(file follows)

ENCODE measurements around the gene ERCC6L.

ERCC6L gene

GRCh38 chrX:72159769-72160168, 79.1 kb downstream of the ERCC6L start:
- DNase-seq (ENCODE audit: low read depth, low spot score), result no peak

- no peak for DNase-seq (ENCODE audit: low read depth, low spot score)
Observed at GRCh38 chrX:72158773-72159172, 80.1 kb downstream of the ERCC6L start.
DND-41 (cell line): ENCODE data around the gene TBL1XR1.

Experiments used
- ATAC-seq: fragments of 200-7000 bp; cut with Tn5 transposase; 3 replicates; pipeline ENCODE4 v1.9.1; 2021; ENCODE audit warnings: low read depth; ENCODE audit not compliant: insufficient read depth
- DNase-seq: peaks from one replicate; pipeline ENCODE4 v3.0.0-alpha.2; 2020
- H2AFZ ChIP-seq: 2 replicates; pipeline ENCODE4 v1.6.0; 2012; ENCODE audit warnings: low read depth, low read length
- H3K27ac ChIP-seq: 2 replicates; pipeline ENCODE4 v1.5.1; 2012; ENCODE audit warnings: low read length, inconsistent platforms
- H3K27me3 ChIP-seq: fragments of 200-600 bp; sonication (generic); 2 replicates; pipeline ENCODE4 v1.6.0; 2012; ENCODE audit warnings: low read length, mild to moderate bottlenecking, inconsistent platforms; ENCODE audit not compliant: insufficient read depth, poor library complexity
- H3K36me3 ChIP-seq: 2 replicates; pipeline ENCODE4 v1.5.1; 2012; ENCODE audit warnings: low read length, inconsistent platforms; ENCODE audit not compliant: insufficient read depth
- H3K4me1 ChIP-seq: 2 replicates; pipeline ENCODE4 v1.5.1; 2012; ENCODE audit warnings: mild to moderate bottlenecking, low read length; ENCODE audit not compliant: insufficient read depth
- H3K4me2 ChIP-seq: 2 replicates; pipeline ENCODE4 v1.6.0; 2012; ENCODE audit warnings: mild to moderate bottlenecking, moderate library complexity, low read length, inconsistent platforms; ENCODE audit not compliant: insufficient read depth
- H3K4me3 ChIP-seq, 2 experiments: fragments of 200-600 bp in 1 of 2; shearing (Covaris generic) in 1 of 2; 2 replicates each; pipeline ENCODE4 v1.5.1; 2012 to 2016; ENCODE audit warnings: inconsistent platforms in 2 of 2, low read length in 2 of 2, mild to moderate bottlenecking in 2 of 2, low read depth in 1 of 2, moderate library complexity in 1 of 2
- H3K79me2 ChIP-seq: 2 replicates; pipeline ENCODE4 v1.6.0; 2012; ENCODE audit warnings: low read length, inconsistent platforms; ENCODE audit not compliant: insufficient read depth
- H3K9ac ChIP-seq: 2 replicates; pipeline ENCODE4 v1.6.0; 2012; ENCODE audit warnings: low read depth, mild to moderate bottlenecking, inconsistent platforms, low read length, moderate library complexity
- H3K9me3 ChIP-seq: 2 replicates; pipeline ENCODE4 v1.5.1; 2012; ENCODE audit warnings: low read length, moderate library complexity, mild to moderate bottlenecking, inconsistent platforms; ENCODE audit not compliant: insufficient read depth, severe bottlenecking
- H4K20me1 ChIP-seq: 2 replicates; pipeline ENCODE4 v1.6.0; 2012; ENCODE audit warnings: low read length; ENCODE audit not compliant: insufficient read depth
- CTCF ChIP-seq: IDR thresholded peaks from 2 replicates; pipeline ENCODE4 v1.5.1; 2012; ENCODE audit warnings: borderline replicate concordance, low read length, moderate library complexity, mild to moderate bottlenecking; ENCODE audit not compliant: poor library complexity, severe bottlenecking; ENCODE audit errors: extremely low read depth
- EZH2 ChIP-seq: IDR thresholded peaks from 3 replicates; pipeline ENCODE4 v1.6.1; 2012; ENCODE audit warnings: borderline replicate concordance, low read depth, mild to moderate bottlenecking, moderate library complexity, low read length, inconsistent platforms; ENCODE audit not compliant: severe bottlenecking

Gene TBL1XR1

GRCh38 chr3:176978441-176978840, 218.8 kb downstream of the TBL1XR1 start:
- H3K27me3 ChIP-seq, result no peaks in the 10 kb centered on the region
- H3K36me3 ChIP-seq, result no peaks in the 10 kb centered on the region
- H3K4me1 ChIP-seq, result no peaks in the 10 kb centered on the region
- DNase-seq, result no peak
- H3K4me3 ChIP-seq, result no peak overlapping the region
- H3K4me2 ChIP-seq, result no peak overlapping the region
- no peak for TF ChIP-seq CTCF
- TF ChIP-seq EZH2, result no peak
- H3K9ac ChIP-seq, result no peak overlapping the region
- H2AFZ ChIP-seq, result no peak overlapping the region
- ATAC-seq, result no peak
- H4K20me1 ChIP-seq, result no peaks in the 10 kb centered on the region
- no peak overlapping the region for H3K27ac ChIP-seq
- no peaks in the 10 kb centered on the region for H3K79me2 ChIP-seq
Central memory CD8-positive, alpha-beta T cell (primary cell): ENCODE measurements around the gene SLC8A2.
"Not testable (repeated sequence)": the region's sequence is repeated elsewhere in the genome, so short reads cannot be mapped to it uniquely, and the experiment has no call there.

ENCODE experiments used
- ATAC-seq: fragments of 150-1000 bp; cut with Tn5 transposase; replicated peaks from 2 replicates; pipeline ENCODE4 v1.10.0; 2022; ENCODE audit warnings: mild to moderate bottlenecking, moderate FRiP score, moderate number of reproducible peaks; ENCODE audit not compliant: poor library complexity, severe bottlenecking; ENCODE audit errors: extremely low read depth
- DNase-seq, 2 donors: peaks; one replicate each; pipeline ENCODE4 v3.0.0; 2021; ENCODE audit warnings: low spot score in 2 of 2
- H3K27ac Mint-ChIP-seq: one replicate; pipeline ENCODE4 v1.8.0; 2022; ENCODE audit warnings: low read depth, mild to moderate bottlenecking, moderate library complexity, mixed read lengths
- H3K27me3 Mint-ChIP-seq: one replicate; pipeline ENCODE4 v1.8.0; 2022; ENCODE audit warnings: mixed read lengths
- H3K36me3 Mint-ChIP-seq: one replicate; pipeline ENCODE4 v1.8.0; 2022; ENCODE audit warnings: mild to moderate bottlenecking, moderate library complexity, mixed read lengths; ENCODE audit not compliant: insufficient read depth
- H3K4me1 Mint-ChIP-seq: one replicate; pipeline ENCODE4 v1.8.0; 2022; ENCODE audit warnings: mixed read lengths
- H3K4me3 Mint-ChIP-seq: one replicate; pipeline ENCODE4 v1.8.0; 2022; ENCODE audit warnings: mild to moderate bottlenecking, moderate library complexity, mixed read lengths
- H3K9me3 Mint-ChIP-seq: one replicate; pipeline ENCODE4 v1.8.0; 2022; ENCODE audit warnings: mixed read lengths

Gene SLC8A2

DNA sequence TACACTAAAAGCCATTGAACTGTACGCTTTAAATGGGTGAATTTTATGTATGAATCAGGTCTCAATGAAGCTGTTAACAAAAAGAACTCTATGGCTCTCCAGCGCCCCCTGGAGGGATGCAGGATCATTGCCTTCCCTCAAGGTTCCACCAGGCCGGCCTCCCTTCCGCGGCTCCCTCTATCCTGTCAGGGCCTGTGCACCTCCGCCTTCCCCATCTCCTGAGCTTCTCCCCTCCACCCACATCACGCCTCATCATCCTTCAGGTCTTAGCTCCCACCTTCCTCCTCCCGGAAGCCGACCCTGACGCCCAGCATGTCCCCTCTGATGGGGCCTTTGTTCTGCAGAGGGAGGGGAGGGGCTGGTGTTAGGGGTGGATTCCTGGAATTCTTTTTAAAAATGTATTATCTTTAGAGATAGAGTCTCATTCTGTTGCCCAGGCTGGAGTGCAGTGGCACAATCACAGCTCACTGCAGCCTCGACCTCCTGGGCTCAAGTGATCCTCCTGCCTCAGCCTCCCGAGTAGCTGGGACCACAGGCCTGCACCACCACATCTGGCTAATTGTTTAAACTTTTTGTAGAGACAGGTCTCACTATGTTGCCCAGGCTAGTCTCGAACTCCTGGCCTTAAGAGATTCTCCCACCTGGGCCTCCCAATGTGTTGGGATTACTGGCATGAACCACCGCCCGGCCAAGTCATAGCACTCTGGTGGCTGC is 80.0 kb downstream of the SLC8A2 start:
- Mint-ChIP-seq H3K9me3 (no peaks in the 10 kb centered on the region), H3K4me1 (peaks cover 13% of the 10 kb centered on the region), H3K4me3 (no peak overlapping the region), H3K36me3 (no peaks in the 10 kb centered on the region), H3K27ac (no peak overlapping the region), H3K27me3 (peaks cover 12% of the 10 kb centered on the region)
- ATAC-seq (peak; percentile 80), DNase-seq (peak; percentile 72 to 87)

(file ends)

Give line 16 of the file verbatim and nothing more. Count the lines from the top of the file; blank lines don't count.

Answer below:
- H3K4me2 ChIP-seq: 2 replicates; pipeline ENCODE4 v1.6.0; 2012; ENCODE audit warnings: mild to moderate bottlenecking, moderate library complexity, low read length, inconsistent platforms; ENCODE audit not compliant: insufficient read depth